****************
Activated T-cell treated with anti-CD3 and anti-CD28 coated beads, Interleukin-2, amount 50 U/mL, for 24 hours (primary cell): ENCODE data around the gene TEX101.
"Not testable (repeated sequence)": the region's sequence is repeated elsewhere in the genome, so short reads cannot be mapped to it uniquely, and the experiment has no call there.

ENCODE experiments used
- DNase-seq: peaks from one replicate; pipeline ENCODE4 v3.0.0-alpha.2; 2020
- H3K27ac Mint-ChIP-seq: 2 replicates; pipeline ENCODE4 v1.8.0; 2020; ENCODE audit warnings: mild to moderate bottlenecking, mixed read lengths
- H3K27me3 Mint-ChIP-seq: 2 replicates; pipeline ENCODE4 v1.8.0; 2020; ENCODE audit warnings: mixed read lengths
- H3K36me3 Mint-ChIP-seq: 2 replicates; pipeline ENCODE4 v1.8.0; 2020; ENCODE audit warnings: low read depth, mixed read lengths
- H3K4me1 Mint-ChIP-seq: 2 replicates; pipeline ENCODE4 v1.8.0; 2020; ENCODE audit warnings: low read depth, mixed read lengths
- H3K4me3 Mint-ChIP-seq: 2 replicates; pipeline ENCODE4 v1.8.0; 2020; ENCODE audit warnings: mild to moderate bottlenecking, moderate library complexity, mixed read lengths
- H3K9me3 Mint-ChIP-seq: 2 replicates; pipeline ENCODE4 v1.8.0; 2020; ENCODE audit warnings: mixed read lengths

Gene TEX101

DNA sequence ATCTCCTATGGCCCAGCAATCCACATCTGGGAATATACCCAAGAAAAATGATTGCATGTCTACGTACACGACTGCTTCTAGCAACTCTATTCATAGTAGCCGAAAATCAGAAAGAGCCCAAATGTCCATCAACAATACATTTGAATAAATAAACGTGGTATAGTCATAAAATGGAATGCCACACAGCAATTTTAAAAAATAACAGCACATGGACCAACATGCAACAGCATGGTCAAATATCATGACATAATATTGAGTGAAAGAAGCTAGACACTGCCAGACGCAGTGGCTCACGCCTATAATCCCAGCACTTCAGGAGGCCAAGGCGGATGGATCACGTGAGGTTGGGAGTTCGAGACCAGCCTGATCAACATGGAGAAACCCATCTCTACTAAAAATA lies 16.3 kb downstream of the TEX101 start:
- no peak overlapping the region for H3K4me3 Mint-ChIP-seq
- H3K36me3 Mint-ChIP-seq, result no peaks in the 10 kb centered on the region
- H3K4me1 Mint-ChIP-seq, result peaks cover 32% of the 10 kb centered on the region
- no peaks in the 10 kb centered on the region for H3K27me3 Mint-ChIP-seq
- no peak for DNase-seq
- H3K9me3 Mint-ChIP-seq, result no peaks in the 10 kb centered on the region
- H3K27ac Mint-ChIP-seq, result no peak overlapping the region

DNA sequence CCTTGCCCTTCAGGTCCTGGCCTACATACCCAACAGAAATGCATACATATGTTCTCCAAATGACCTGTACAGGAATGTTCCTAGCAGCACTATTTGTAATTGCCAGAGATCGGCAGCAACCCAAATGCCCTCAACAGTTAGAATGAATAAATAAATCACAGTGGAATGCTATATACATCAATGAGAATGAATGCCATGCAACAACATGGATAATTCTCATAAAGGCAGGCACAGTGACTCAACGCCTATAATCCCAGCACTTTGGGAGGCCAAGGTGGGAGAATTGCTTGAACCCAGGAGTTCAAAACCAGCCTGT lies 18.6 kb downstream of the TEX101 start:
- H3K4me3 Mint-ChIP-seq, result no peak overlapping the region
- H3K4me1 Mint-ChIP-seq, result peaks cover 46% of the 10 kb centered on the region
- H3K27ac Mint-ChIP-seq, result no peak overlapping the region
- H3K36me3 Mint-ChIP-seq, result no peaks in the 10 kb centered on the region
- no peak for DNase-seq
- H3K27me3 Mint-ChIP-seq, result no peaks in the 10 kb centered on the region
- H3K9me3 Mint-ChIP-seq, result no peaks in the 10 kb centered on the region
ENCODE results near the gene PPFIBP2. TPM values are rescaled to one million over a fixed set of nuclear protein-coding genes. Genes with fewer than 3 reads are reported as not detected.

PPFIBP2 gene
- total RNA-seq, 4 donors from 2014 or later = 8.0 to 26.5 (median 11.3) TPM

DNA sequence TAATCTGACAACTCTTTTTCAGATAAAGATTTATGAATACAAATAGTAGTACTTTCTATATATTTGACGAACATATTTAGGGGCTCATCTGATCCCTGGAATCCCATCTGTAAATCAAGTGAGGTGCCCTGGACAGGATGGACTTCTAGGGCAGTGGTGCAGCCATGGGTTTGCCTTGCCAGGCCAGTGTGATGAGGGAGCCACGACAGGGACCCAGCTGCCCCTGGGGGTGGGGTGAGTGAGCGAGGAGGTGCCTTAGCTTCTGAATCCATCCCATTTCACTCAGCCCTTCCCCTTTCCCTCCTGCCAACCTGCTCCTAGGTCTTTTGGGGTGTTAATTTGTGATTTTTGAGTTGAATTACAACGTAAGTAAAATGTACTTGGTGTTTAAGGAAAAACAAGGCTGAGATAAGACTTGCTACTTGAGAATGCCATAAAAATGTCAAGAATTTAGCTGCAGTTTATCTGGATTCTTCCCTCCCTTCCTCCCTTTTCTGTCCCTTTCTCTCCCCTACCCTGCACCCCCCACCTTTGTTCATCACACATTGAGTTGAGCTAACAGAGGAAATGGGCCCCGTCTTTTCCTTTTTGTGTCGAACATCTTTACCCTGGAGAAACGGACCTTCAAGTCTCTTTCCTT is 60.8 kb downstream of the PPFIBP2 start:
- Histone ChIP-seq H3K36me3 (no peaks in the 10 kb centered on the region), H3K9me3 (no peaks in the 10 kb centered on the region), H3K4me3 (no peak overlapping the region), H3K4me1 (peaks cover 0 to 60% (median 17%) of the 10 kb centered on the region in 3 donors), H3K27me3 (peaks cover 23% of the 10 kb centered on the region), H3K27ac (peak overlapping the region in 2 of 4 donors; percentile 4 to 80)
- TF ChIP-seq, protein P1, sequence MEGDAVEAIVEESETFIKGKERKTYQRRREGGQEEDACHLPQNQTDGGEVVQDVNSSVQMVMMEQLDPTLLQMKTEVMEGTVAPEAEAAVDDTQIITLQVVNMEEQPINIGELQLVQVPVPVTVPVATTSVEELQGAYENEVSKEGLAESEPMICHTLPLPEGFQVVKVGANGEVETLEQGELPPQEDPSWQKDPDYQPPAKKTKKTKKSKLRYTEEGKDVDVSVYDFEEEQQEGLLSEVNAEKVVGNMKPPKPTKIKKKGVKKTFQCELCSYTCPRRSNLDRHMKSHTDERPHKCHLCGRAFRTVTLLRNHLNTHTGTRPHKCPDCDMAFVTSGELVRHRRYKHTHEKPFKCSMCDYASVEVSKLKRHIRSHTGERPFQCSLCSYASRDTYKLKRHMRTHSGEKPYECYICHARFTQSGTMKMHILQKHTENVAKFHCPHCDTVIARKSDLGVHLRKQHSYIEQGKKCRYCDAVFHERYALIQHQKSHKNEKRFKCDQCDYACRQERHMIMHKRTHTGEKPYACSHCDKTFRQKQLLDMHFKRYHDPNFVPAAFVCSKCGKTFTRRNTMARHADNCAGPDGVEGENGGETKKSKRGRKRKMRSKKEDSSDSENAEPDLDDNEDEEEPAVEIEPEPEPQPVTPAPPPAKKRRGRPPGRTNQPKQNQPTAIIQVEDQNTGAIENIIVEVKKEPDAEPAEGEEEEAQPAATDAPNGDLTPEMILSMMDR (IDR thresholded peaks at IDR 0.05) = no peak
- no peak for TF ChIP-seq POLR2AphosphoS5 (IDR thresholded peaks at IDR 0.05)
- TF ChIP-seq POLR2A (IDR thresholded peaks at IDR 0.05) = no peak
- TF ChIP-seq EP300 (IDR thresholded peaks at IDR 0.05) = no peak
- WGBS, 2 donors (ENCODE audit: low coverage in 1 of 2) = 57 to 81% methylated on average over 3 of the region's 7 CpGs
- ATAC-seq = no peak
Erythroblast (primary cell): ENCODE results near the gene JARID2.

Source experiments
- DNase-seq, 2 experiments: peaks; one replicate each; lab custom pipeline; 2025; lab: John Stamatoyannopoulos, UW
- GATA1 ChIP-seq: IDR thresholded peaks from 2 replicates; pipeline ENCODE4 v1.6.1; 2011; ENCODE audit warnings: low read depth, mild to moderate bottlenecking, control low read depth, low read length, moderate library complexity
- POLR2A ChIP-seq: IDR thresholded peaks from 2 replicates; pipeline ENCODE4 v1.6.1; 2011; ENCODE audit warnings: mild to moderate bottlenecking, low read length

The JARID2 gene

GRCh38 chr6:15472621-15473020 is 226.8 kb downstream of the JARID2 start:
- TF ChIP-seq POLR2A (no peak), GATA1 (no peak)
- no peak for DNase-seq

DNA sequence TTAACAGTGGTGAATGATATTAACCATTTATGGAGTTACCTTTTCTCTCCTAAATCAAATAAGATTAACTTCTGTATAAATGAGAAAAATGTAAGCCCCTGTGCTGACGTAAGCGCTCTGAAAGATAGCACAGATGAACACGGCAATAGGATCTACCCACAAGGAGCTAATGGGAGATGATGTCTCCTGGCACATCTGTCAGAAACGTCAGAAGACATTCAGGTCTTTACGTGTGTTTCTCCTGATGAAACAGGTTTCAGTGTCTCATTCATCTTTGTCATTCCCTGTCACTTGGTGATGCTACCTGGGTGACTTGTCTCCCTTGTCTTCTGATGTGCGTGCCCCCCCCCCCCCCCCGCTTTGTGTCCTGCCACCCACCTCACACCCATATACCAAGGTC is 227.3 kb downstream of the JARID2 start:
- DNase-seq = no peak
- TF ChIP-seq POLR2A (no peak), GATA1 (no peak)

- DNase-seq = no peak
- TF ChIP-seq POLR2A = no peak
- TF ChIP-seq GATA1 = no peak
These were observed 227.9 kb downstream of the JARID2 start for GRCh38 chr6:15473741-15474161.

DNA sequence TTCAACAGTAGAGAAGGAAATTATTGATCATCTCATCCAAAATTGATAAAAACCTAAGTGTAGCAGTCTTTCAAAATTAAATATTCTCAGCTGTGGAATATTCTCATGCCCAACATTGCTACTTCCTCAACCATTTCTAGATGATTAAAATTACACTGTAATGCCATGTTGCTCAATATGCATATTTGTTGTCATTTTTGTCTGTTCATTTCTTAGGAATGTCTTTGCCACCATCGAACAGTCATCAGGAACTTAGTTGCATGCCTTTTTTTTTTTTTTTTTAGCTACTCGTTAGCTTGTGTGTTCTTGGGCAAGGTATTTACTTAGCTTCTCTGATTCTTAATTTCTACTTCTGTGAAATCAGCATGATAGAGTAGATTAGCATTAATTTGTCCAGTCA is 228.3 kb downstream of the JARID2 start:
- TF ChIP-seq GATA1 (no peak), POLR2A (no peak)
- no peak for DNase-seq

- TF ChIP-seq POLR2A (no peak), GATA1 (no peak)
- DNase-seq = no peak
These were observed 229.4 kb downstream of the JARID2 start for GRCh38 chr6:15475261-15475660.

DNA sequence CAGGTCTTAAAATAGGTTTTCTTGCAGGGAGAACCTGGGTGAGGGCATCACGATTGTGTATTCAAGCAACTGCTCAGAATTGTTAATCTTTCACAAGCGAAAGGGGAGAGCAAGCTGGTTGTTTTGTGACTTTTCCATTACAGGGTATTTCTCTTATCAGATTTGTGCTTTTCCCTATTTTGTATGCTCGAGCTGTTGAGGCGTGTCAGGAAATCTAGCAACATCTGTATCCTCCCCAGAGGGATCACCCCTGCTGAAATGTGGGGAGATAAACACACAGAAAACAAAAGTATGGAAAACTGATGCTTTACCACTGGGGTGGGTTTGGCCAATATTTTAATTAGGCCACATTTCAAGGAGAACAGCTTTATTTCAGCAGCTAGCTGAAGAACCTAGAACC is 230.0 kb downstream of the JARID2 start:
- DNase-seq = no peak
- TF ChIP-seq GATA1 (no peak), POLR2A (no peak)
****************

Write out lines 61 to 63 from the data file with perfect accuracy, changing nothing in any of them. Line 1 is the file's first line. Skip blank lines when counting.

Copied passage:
DNA sequence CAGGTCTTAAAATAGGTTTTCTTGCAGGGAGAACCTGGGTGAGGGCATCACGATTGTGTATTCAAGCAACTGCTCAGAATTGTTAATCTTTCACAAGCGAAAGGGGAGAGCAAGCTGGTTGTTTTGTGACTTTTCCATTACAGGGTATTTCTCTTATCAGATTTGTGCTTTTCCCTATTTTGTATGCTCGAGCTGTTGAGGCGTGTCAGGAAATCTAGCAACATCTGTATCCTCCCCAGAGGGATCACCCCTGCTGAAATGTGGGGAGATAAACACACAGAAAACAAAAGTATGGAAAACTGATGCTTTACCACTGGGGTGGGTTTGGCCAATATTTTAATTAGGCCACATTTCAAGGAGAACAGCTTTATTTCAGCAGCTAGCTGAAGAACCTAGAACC is 230.0 kb downstream of the JARID2 start:
- DNase-seq = no peak
- TF ChIP-seq GATA1 (no peak), POLR2A (no peak)